18 Month Rule
The 18 month rule says that dogs should not jump or play hard until their growth plates have closed, which happens around 18 months for most dogs. The larger breeds, and with some individuals, it takes a little longer, 24 months is usually the latest, and smaller breeds tend to have their growth plates fuse at a younger age.
The fear here is that if the dog damages a growth plate due to a landing from a giant leap (or a very sharp cornering maneuver) the bone will not grow properly and the dog will be crippled.
Unfortunately that 18 month rule often gets taken to the extreme and one version of that extreme is that the dog should not run or jump at all. Which means that this soon to be world class athlete has not gotten the chance to develop athletic skills during puppy development – when body and mind are most susceptible to learning,
There is another extreme which believes that when the dogs look and act athletic, they are ready to go big.
It’s not hard to go out online and see both extremes in video.
Building an Athletic Foundation
At Pawsitive Vybe, we believe in exercising the dog athletically at a young age. Our dogs jump before 18 months. They do little tiny vaults, ballwork, stalls and overs. They learn how to collect to leap at a target. They learn how to plan to catch a disc with a leap at the end. What we avoid are artificially increasing the jumping height, aka – working on leaping higher than they leap naturally – and repetition.
Here’s Andrea Rigler and Huck (9 month ACDx) in a great little training jam:
The game that Andrea is playing with Huck is not about making him leap higher or making him turn sharper. He’s not flying around blinded by drive. This game is about working trained skills into leaping catches within his natural puppy leaping height and doing just enough repetition to deliver the understanding of the skills to Huck. Dre is definitely putting discs out there to help Huck leap, punctuating the game with some leaping work, but the leaps are comfortable and easy.
All of these skills are important because once Huck is a full blown adult, he will be running 35 mph and leaping 5 feet in the air. Do we really want him learning how to manage these athletic abilities as a full blown adult? Mistakes at 5 feet at 30 mph can be devastating.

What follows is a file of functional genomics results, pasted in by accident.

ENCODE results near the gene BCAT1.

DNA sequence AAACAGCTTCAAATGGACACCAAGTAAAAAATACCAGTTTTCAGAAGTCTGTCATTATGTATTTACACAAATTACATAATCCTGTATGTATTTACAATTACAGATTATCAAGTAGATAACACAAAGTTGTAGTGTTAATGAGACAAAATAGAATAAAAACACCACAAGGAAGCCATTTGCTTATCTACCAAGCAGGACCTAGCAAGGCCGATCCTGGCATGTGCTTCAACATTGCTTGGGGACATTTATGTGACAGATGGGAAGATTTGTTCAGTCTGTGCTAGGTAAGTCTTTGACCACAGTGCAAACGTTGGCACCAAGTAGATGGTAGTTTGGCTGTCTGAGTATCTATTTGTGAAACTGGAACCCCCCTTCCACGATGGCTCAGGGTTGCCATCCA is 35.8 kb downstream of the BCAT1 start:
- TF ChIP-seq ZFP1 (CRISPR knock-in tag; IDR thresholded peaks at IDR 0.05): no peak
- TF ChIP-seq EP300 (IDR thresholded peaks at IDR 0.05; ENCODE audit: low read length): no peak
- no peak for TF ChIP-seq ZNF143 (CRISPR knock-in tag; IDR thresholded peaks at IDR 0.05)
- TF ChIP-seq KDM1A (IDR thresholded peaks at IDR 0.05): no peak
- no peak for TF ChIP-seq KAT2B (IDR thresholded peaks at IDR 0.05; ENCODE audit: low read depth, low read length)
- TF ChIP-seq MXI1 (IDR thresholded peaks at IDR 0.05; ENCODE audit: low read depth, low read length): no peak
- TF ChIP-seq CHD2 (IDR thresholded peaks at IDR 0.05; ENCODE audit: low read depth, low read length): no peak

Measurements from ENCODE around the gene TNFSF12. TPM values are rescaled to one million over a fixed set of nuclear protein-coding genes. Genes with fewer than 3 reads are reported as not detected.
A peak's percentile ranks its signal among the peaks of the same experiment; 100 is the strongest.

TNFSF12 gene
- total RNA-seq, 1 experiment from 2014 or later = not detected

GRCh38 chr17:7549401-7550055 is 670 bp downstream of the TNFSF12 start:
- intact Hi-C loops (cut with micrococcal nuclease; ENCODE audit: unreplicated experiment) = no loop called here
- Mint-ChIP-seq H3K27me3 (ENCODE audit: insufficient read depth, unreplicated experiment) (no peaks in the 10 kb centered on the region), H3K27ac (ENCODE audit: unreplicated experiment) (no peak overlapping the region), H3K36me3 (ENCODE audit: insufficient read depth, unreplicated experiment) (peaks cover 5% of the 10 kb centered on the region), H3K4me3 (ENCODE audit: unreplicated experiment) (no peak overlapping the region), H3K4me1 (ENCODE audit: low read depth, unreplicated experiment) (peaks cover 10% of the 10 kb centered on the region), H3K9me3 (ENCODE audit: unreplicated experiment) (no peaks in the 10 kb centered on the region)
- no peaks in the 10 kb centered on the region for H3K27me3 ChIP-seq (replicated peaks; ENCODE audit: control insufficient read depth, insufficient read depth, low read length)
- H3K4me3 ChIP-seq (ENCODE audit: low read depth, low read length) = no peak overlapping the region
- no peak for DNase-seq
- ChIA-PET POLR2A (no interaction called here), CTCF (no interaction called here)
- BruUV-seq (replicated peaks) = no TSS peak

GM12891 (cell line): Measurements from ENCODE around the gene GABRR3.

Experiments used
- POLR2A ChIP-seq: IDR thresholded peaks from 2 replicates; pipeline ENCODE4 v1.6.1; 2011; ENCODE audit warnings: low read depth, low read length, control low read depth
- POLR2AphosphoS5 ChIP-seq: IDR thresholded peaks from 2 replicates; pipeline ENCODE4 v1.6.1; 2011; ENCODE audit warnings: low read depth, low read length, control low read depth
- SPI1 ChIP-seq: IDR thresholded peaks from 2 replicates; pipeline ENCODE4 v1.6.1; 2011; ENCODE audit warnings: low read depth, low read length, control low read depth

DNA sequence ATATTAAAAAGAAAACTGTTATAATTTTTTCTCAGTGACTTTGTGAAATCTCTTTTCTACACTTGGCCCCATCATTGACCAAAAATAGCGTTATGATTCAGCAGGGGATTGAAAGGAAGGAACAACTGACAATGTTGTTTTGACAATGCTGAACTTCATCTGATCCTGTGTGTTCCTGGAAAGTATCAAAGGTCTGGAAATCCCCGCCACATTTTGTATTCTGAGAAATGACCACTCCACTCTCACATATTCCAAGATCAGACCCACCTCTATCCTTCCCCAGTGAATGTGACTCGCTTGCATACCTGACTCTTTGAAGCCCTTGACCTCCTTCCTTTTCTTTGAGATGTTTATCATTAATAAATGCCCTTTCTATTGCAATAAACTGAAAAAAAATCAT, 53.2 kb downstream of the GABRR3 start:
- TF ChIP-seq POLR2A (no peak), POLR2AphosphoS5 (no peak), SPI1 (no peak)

Scaling Up to an Elite Athlete
Should we learn to drive in a Ferrari or a Go Kart? The Ferrari has more safety features, you’re not going to roll it and get your head torn off, like you might if you rolled your Go Kart. But which one is really more safe to start with if you are learning how to drive?
If we learn to drive with a Go Kart, it scales up to a Ferrari. The scale of the speed and power of the Go Kart are orders of magnitude less, but the foundational aspects of driving are the same. Gas pedal… Brake… Clutch… Brake into Turns, Accelerate out… Hammering the Brakes Skids… all kinds of similarities at a smaller scale, with less speed and power.
Bringing It Home
We want to teach the foundational aspects of the game of disc to a dog before he is 18 months old. That means tracking a target above his heads and learning how to collect and leap for targets both in space and over obstacles.
Dogs this age don’t need to be working back vaults and reverse vaults or anything approximating a finished vault. They don’t need to be working big overs, they need to learn the concept of an over. They don’t need to be trained to leap higher, they need to be trained to leap. Young dogs need to learn how to perform the skills that will be required of them when they are adults. We, as handlers, are responsible for doing that safely.